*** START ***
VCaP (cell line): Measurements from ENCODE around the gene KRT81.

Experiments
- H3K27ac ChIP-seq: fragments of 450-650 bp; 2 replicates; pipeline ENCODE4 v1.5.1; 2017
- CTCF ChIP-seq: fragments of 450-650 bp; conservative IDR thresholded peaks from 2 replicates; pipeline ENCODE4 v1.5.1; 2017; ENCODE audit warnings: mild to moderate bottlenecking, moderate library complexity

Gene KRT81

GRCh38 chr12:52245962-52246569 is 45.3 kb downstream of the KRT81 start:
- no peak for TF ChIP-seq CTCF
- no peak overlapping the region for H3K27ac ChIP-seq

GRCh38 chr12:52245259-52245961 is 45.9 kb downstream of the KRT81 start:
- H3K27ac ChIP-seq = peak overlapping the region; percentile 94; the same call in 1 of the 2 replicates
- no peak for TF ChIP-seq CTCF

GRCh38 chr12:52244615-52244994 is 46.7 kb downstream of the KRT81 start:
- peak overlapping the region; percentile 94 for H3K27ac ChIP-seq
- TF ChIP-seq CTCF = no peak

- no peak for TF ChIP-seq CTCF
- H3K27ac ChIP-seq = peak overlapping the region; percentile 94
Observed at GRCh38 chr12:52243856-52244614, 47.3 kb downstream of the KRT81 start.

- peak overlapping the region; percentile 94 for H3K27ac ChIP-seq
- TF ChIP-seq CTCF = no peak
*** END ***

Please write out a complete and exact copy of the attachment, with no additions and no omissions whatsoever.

VCaP (cell line): Measurements from ENCODE around the gene KRT81.

Experiments
- H3K27ac ChIP-seq: fragments of 450-650 bp; 2 replicates; pipeline ENCODE4 v1.5.1; 2017
- CTCF ChIP-seq: fragments of 450-650 bp; conservative IDR thresholded peaks from 2 replicates; pipeline ENCODE4 v1.5.1; 2017; ENCODE audit warnings: mild to moderate bottlenecking, moderate library complexity

Gene KRT81

GRCh38 chr12:52245962-52246569 is 45.3 kb downstream of the KRT81 start:
- no peak for TF ChIP-seq CTCF
- no peak overlapping the region for H3K27ac ChIP-seq

GRCh38 chr12:52245259-52245961 is 45.9 kb downstream of the KRT81 start:
- H3K27ac ChIP-seq = peak overlapping the region; percentile 94; the same call in 1 of the 2 replicates
- no peak for TF ChIP-seq CTCF

GRCh38 chr12:52244615-52244994 is 46.7 kb downstream of the KRT81 start:
- peak overlapping the region; percentile 94 for H3K27ac ChIP-seq
- TF ChIP-seq CTCF = no peak

- no peak for TF ChIP-seq CTCF
- H3K27ac ChIP-seq = peak overlapping the region; percentile 94
Observed at GRCh38 chr12:52243856-52244614, 47.3 kb downstream of the KRT81 start.

- peak overlapping the region; percentile 94 for H3K27ac ChIP-seq
- TF ChIP-seq CTCF = no peak